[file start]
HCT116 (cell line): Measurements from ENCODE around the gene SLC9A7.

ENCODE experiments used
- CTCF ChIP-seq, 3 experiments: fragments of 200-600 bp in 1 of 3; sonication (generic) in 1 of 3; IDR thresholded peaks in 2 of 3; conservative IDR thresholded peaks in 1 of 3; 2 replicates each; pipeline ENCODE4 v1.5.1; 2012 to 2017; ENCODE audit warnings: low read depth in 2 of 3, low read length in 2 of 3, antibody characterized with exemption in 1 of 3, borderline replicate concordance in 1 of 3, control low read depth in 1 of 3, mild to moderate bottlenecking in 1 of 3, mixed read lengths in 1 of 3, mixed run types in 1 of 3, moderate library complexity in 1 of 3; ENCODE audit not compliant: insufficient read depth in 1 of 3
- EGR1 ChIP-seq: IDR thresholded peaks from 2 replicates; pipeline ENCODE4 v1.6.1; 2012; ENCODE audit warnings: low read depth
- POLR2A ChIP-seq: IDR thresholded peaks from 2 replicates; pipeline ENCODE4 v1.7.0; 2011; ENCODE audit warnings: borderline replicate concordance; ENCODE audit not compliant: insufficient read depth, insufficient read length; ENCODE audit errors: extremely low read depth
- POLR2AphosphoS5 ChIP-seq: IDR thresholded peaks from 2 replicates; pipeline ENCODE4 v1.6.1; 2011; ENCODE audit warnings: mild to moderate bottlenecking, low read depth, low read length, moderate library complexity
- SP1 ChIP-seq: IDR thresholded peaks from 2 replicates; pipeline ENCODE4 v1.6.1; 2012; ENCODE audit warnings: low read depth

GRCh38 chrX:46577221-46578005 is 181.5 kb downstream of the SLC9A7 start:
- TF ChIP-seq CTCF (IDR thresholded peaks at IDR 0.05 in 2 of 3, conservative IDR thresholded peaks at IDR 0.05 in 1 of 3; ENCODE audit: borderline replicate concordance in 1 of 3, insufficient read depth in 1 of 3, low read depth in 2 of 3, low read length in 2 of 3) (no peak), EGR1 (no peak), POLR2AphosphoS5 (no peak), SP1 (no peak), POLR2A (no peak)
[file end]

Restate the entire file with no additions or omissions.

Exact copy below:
HCT116 (cell line): Measurements from ENCODE around the gene SLC9A7.

ENCODE experiments used
- CTCF ChIP-seq, 3 experiments: fragments of 200-600 bp in 1 of 3; sonication (generic) in 1 of 3; IDR thresholded peaks in 2 of 3; conservative IDR thresholded peaks in 1 of 3; 2 replicates each; pipeline ENCODE4 v1.5.1; 2012 to 2017; ENCODE audit warnings: low read depth in 2 of 3, low read length in 2 of 3, antibody characterized with exemption in 1 of 3, borderline replicate concordance in 1 of 3, control low read depth in 1 of 3, mild to moderate bottlenecking in 1 of 3, mixed read lengths in 1 of 3, mixed run types in 1 of 3, moderate library complexity in 1 of 3; ENCODE audit not compliant: insufficient read depth in 1 of 3
- EGR1 ChIP-seq: IDR thresholded peaks from 2 replicates; pipeline ENCODE4 v1.6.1; 2012; ENCODE audit warnings: low read depth
- POLR2A ChIP-seq: IDR thresholded peaks from 2 replicates; pipeline ENCODE4 v1.7.0; 2011; ENCODE audit warnings: borderline replicate concordance; ENCODE audit not compliant: insufficient read depth, insufficient read length; ENCODE audit errors: extremely low read depth
- POLR2AphosphoS5 ChIP-seq: IDR thresholded peaks from 2 replicates; pipeline ENCODE4 v1.6.1; 2011; ENCODE audit warnings: mild to moderate bottlenecking, low read depth, low read length, moderate library complexity
- SP1 ChIP-seq: IDR thresholded peaks from 2 replicates; pipeline ENCODE4 v1.6.1; 2012; ENCODE audit warnings: low read depth

GRCh38 chrX:46577221-46578005 is 181.5 kb downstream of the SLC9A7 start:
- TF ChIP-seq CTCF (IDR thresholded peaks at IDR 0.05 in 2 of 3, conservative IDR thresholded peaks at IDR 0.05 in 1 of 3; ENCODE audit: borderline replicate concordance in 1 of 3, insufficient read depth in 1 of 3, low read depth in 2 of 3, low read length in 2 of 3) (no peak), EGR1 (no peak), POLR2AphosphoS5 (no peak), SP1 (no peak), POLR2A (no peak)